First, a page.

Today, the European Securities and Markets Authority (ESMA) responded warmly to the consultation paper “Fintech: a more competitive and innovative financial sector”, which was written by the European Commission. ESMA welcomes the motivation to do a stock-take of the European Union’s financial technology industry.
ESMA, the France-based regulator, supports fintech endeavors, as the European authority deems it a step forward in evolution if businesses set themselves the goal of bettering customer service and the customer experience. This is a business model that improves financial inclusivity. ESMA, however, is also aware of the risks involved with fintech, and has addressed them in its response.
ESMA states that technology-driven savings should reach clients, and expects the European Commission to consider the efforts being made within the Joint Committee. Any legislation should pass an in-depth impact assessment.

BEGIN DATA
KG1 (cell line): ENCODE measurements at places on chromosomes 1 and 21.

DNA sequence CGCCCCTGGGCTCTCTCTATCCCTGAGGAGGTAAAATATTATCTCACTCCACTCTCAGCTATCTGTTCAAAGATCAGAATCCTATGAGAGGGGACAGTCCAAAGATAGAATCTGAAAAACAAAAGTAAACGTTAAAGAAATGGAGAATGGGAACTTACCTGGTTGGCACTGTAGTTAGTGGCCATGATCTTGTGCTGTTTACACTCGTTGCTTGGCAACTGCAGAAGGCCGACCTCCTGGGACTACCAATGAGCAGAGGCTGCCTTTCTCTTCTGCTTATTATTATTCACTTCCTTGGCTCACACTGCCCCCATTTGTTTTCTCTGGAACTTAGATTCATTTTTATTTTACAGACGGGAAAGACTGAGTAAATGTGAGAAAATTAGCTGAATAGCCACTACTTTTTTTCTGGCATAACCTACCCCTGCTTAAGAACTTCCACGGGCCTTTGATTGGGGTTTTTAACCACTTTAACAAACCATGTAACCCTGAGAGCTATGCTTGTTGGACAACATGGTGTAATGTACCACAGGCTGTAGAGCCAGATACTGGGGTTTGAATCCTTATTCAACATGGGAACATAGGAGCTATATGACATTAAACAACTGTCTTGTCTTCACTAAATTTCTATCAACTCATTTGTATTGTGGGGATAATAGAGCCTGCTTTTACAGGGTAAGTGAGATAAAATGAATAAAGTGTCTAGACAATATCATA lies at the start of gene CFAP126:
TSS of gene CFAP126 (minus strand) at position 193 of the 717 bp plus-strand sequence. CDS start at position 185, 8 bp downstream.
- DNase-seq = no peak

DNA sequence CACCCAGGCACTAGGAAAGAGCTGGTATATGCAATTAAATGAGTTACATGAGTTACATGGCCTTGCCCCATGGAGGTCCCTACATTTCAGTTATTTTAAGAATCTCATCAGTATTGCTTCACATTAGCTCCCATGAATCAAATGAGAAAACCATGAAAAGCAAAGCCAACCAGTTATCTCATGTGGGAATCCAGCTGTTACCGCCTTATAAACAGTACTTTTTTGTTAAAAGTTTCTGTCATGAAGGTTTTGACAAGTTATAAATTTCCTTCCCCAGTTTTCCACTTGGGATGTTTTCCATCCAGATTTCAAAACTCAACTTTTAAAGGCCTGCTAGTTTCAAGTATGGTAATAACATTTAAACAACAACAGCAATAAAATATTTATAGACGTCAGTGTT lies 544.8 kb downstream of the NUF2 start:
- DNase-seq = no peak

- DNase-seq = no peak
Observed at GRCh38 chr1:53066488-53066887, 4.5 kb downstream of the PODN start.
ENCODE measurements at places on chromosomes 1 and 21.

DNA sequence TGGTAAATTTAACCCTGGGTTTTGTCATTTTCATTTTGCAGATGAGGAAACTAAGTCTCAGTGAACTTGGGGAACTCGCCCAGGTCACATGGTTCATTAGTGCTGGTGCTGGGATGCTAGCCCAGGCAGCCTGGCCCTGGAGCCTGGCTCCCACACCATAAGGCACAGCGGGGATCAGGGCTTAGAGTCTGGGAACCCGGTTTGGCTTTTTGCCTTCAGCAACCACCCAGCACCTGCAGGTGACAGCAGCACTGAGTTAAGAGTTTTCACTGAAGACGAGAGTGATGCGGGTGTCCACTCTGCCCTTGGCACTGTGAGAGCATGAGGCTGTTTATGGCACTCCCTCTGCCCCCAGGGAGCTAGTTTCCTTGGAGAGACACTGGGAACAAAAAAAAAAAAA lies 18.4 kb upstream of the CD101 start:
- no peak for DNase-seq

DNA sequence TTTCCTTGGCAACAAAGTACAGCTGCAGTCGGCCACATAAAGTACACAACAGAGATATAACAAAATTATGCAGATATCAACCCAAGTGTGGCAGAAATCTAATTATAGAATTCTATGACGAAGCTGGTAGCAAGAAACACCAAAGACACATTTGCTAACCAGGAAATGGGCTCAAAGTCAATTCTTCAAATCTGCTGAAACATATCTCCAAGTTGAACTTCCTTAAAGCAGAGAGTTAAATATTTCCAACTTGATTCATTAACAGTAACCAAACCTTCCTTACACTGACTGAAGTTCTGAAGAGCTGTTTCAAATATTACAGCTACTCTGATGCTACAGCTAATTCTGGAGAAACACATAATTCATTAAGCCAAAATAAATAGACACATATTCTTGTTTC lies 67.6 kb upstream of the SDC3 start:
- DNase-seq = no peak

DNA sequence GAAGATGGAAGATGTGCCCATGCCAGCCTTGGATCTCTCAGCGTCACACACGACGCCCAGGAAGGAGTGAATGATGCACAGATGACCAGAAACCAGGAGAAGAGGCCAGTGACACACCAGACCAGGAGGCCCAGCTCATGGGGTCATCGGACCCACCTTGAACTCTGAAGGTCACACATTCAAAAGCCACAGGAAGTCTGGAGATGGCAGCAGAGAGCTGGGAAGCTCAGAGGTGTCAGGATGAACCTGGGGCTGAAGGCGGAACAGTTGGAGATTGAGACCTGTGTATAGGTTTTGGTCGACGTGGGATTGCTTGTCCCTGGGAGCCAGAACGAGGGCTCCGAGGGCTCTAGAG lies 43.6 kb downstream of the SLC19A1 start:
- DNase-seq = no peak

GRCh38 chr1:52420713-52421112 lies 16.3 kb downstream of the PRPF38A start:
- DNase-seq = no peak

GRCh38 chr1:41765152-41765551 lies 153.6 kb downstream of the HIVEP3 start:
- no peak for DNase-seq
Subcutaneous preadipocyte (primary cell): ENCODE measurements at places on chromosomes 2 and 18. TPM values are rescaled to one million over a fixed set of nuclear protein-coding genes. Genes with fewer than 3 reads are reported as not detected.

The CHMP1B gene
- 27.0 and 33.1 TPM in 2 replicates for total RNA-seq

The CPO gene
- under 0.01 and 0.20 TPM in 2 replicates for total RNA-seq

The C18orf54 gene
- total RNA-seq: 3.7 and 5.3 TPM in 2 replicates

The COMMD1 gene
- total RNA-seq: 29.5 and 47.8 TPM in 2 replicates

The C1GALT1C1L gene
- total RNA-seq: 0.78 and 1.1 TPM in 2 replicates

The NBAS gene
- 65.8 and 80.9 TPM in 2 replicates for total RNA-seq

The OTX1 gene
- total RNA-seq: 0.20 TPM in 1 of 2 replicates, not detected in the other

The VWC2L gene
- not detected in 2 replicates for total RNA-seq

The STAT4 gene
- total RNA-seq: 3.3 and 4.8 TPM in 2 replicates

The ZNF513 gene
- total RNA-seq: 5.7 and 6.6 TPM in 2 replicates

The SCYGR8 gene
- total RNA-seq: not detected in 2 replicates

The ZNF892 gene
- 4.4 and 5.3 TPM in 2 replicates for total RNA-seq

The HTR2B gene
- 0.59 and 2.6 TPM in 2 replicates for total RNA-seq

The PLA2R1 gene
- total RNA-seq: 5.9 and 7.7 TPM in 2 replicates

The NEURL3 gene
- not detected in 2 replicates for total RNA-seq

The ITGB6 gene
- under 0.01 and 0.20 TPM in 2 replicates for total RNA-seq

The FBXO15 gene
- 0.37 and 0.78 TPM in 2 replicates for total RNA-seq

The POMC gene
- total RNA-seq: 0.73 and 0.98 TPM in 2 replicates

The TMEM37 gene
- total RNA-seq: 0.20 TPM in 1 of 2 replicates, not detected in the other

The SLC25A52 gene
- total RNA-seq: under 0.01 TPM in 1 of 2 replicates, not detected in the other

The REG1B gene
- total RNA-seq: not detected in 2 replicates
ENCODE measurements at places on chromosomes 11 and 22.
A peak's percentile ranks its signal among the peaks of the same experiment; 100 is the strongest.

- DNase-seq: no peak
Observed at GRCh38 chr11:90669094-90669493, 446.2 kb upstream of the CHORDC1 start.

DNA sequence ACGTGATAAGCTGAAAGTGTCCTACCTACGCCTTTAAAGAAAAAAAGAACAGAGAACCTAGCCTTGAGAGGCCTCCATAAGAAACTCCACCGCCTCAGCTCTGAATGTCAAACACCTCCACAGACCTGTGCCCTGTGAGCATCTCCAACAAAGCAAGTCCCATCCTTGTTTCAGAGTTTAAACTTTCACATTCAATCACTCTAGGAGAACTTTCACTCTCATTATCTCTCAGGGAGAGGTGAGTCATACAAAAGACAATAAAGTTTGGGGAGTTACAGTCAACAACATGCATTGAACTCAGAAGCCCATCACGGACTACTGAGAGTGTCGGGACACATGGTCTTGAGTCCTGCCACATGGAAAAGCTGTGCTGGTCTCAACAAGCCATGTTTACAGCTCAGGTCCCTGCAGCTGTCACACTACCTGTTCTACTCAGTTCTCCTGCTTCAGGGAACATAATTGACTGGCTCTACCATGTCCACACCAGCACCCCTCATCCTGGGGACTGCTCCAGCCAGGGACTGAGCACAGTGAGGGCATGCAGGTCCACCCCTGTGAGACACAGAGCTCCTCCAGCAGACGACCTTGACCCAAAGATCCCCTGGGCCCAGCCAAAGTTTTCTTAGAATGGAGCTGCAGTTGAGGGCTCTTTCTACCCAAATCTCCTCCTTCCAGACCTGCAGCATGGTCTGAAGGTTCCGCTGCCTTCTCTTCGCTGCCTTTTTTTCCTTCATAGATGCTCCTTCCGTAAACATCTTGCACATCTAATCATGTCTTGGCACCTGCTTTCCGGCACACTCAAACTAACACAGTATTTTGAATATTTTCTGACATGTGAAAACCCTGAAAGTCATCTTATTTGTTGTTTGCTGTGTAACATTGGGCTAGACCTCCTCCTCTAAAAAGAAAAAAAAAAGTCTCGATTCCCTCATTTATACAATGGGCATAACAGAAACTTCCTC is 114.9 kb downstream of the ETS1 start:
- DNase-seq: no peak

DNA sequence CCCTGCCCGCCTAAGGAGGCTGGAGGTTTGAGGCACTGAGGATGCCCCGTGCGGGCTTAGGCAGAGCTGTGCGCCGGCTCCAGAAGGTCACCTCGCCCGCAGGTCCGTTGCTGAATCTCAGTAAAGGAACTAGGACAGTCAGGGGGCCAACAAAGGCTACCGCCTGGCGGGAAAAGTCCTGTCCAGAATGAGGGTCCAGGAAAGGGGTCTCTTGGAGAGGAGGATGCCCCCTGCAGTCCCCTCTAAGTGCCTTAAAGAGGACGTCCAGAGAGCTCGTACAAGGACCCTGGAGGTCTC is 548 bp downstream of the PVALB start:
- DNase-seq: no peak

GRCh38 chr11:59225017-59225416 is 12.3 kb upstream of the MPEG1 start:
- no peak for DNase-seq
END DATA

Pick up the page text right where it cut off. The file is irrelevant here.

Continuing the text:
Why Your Enterprise’s Finances Rely on Employee TrainingGo to article >>
The regulating authority called for an EU-level crowdfunding regime, which should ensure the protection of the traders within the European Union. In addition, crowdfunding platforms could then work cross-border within a shared regulatory framework.
Regulation technology (regtech) comes with certain benefits, such as analysis and data reports. ESMA adds that companies offering similar services are to be regulated with equal treatment. Fintech startups are specifically believed to benefit from regulation oriented advice when dealing with the relevant legal framework. ESMA also encourages the idea of standardized and harmonized data.
Outsourcing, such as arrangements with the cloud, should be implemented in compliance with European legislative guidelines. These include data security and protection laws. ESMA has been monitoring developments in the market around Distributed Ledger Technology (DLT blockchain) since the release of the results in February 2017.
Finance Magnates recently covered ESMA’s MiFID implementation results, in which it concluded that CySEC had not been meeting regulatory standards.